The Sunday Mail
WHEN Evangelist Ezekiel Guti Jnr’s home going celebrations were held last week, culminating in his burial at Glen Forest, Pastor Danmore Chenai was visibly shaken.
The youthful pastor had been acquainted to Evangelist Guti Jnr as an interpreter for the past eight years.
Spending time with him in prayer, travelling locally and beyond the borders, the bond had grown gradually with an understanding that transcended the speech differences between them.
For a person who had been taken as an ordinary individual to be groomed into a pastor, the death of the only son of the founders of Zimbabwe Assemblies of God Africa, Archbishops Ezekiel and Eunor Guti on December 27, left the interpreter heartbroken.
“I am a pastor now. I was taken when I was a young man with nothing. This man was an impartial man who loved everyone. He had to take care of me physically and spiritually.
“I had food, shelter and clothes. So he was mentoring me. Before then, I could not pray for people. I have seen Satanists crying out, he would arrive at a venue, just when the car is being parked or he was entering the venue, demons would start crying out in the church. Now I am a pastor, I am also preaching, I am also casting out demons, I am also healing the sick.
“Now I am seeing that same anointing working in me. I never saw him as an ordinary friend even though he would treat me as his friend,” Pastor Chenai said. Much is said of the late evangelist’s humility and hard work ethics which saw him travelling to minister in remote areas like Muzarabani, Chikombedzi, Binga and Mt Darwin, among other areas.
His ministry took him beyond the borders, as far as America and Aus-tralia.
“In 2014 we went to Australia where we spent three months. He was preaching everyday with no rest. I am talking about somebody people would feel pity for. But he would say don’t feel pity for me, I am doing the work of Jesus. It’s like he knew his time was short,” added Pastor Chenai.
While many require training to understand people with speech impairment, Pastor Chenai said he never struggled to communicate with the late evangelist.
“Well, the evangelist was a spiritual man and everything that he would do was spiritual. So as an interpreter at first, I didn’t hear anything.
“But God just opened my ears and I started understanding and hearing every word he would say. We would talk, joke and spend time chatting, even over the phone. I had no problem.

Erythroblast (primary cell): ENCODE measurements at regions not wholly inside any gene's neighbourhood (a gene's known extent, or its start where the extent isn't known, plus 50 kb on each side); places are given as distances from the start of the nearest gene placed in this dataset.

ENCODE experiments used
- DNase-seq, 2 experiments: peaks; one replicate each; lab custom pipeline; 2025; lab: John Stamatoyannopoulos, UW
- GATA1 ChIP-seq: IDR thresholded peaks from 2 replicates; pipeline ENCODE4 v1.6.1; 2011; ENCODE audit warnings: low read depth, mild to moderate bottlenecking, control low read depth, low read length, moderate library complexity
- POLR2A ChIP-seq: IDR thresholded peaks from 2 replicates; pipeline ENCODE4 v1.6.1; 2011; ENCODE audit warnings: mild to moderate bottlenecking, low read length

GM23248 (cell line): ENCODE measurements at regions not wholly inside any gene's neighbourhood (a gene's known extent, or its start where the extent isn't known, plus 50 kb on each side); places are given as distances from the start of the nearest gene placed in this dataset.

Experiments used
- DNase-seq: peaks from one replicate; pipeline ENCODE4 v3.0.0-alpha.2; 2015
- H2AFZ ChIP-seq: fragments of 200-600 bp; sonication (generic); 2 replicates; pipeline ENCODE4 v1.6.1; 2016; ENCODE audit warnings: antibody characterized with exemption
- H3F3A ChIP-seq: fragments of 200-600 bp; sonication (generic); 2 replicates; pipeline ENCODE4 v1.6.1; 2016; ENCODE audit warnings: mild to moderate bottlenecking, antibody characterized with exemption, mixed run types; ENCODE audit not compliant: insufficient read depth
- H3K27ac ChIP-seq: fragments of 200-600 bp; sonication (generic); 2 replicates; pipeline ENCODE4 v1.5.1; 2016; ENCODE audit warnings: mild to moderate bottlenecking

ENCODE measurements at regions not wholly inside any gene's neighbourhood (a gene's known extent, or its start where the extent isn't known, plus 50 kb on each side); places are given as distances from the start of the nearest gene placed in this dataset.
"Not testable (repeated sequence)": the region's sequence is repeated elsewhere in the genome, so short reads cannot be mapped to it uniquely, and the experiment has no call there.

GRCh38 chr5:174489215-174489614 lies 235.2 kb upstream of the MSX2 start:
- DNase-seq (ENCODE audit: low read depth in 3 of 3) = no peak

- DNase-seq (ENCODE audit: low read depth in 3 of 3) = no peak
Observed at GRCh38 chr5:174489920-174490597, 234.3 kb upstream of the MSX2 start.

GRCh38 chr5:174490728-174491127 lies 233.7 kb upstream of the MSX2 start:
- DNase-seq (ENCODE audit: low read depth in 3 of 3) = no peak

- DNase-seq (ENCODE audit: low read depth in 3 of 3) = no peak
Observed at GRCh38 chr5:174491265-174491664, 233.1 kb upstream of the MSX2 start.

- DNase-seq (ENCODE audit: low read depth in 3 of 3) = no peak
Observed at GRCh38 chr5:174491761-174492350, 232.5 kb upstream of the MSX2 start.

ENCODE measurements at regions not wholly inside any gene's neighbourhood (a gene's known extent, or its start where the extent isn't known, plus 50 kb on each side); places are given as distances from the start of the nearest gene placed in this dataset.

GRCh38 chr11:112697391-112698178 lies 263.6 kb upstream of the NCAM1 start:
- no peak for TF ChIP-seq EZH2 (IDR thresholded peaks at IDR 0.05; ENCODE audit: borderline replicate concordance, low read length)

“Whenever you did something you needed to connect with him spiritually, so you also needed to be prayerful. You would cross lines if you stopped praying. So as an interpreter I would stay in the same realm with him. That is the realm of prayer.
“That’s how I would hear everything that he would say, even on the stage to hear and to interpret the way he wanted you to communicate to the public.
Memories of the last time the interpreter spent time with the evangelist linger on. “I last saw him on his birthday on December 13. I remember there was a small party in Glen Norah. We were joking and laughing. I remember when we were about to wind up he said Danie you must come and say something.
“I was just seated, I didn’t want to say anything. I wanted to give others a chance. I spoke of my experience with him and that was the last day we would share life moments, up until the day he passed on,” he said, with emotion taking its toll on him.
Testament of his love for people was the calls and messages he sent just before nearly drowning in a swimming pool in South Africa.
On the fateful day, he had called his wife from the lounge and sent her a Christmas message while she was in the kitchen. He had done the same with Pastor Chenai. “Before he had the accident he was saying, ‘Son I love you, Merry Christmas’.
“I have learnt about the ministry of giving. When you are a man of God and you receive an offering, you think of buying your own kids goodies. But with the evangelist I remember when we were going around Australia in the Aborigine area of Brum, there was an assembly with no church vehicle.
“He donated all he had received to the people in the community to buy a commuter omnibus to take them to and from church. There is one thing many people didn’t know about the late evangelist. He was the son of the Archbishop and he had great respect for the archbishop.
“I remember many times he would take us to the mountain in Bindura to pray first so that he could go to his father and ask for something. He was so unique, we would live a life of surprises everyday.”
Deemed one quick to forgive, the late evangelist would rarely get angry.
“Within five minutes he would come back to say, ‘Okay my son I love you. Sorry maybe I have said wrong or bad things that could have hurt you’. That is how good this man was,” said Pastor Chenai.
Evangelist Guti Jnr died at 35. He is survived by his wife Carol and children Eutricia Eunor, Ezekiel III and Dorcas III.